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I try to calculate the cost of equity with the FF3 model and already estimated the beta factors for the market, size and value risk premia by using regressions and the data provided on the Kenneth French website.

Now my question is where I can get the specific risk premia in order to calculate the return? I know that I can use the market risk premium as published by Damodaran but how do I get the other two?

I really appreciate your help!

Kind regards, Felix

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    $\begingroup$ have you tried on CRISP database $\endgroup$ – Vitomir Jul 18 at 12:17
  • $\begingroup$ No. Unfortunately, my university does not provide me access to any commercial database such as CRISP for my thesis... $\endgroup$ – Felix S. Jul 18 at 12:32
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You can always build them from first principals. I have had to do this at funds I worked for in South Africa. The HML and SML zero-investment-portfolios (ZIPs) are pretty well defined.

The first choice is to use the CRISP data set but you will run into the same problem if you try to build these factors on any none US-listed equities. You can download historic data from Bloomberg or TR and then get started. Yes, you will need to do your best to account for all the biases. This is a big task, If you're doing it on your own.

You could do all of this in Excell (I know people do) but I would much rather do it in Python and store the data in a data base.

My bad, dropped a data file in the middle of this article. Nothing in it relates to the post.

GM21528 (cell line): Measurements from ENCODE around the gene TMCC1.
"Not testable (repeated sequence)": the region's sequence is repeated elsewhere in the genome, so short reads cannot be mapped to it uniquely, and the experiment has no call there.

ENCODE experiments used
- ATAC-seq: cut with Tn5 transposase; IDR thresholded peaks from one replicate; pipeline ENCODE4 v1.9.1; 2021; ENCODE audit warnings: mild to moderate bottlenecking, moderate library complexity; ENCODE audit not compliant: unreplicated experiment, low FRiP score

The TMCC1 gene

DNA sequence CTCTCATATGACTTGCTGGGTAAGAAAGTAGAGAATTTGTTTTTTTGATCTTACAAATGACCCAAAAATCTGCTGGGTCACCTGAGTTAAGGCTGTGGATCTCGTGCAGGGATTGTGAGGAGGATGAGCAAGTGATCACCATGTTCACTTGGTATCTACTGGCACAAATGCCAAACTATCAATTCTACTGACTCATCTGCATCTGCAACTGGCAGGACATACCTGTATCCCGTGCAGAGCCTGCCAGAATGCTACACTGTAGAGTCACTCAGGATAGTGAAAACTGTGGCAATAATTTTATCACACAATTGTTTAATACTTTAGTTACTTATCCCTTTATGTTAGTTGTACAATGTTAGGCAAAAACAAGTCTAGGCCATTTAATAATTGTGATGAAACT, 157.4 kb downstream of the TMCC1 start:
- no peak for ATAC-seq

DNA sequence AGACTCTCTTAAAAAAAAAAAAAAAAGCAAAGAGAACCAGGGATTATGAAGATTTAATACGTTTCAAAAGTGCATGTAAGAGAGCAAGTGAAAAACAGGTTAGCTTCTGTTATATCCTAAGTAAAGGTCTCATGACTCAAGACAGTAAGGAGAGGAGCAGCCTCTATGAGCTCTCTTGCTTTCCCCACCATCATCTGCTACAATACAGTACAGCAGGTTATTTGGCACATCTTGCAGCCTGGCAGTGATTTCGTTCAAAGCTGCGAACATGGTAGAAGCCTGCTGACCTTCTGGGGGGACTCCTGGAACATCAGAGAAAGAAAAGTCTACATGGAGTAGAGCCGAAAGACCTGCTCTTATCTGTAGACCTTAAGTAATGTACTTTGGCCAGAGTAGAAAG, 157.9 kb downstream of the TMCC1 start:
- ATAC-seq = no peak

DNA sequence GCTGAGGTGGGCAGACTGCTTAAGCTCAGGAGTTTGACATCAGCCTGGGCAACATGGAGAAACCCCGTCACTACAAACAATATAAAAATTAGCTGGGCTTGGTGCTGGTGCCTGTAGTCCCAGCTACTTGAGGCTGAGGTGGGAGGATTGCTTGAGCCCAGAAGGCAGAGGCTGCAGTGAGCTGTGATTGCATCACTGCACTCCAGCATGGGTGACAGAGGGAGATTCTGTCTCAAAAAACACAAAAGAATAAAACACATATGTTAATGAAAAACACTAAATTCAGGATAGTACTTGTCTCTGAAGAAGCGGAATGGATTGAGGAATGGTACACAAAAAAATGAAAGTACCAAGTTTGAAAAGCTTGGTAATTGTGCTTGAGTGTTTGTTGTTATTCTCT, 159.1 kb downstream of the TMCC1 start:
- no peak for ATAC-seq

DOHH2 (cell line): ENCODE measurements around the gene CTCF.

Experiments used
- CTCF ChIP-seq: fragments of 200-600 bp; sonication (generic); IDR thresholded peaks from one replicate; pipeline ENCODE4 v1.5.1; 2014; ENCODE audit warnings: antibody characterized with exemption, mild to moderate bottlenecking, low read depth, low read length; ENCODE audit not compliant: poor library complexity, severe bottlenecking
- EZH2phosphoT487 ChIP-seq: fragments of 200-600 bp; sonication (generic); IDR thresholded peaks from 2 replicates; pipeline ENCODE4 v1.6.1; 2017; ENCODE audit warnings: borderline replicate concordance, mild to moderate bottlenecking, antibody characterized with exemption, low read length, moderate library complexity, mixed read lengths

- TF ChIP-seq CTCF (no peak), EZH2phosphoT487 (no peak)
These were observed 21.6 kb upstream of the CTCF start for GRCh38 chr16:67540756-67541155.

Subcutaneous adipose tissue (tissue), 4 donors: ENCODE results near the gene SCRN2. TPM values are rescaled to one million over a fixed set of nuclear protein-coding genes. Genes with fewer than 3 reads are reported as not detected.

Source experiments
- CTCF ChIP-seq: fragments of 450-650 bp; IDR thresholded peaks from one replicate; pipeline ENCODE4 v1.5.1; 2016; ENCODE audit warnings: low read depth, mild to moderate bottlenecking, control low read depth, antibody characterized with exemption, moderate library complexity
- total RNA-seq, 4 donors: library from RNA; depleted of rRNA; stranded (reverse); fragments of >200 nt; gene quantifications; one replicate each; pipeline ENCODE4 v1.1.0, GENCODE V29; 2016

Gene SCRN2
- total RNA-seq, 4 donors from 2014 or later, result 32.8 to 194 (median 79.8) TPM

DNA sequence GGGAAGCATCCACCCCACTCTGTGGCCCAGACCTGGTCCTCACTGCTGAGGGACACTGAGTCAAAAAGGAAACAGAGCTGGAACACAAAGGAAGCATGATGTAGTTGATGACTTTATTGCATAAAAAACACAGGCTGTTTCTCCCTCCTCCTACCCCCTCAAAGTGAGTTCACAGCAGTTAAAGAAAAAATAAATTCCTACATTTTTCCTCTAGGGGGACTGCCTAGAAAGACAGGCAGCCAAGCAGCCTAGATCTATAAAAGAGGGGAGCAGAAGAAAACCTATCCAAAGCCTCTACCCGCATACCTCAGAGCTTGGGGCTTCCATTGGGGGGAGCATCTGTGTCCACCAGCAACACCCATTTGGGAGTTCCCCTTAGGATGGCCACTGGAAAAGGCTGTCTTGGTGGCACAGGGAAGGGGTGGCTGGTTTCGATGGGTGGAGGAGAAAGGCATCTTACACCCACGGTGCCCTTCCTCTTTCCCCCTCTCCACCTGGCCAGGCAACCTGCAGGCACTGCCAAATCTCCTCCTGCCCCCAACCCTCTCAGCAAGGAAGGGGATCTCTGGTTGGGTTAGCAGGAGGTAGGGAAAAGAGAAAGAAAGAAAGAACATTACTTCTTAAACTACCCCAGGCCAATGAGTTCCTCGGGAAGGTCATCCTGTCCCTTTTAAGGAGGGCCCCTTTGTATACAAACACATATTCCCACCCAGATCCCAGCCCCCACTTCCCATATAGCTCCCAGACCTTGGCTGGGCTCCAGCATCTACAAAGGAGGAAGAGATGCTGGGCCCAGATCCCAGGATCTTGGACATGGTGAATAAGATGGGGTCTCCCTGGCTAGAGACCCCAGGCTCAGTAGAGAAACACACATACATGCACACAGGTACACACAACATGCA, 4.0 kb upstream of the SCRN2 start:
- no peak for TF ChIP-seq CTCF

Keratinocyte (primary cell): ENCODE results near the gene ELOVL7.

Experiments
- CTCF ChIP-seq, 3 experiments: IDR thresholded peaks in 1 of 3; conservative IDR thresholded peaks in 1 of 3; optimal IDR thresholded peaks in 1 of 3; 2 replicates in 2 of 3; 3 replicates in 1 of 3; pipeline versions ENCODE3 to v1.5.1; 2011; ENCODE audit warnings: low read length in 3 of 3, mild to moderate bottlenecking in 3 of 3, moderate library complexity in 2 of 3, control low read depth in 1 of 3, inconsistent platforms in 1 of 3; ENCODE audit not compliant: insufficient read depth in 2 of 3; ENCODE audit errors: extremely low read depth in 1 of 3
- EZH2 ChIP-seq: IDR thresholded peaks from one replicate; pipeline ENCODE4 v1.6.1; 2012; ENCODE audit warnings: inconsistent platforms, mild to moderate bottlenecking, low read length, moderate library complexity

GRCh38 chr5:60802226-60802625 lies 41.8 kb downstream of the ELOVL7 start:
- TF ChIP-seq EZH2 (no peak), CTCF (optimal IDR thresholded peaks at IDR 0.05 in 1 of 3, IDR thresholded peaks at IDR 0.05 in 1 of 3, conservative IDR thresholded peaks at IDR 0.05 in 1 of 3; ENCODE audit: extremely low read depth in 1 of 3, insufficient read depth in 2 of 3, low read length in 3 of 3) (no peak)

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This is the whole problem with the FF3 model, and indeed the very reason it was ever concocted in the first place!

CAPM 101 argues that the cost of equity is riskless plus market beta. Except this doesn't work, because there are clear value and size; or value, size, and momentum effects also in operation. In statistical parlance, the null hypothesis that these style factors have a zero risk premium can be trivially disproved.

However, proving these have not been not zero does not tell you what value beyond zero they are, let alone "should" be. The factors simply exist to help correct for the divergence of CAPM v1.0 from observed reality. These style effects can be measured ex-post. However, that offers no intuitive ex-ante explanation for why the size effect should be 0.5%, 1%, 2% or 4% per annum; and likewise for value and momentum.

There's a vague and intuitive logic for why the size and value effects exist, with positive risk premia. Momentum is more difficult here. But nobody - to my knowledge - can sensibly suggest an intuitive economic model to suggest what the "fair value" of any of those incremental risk premia is, or should be.

As such, they've always been crimes against theory. Like oh so many elementary particles in physics, they exist to make the equations continue to work. Except that just means we need them for theory's sake. It doesn't mean we actually understand them ;-)

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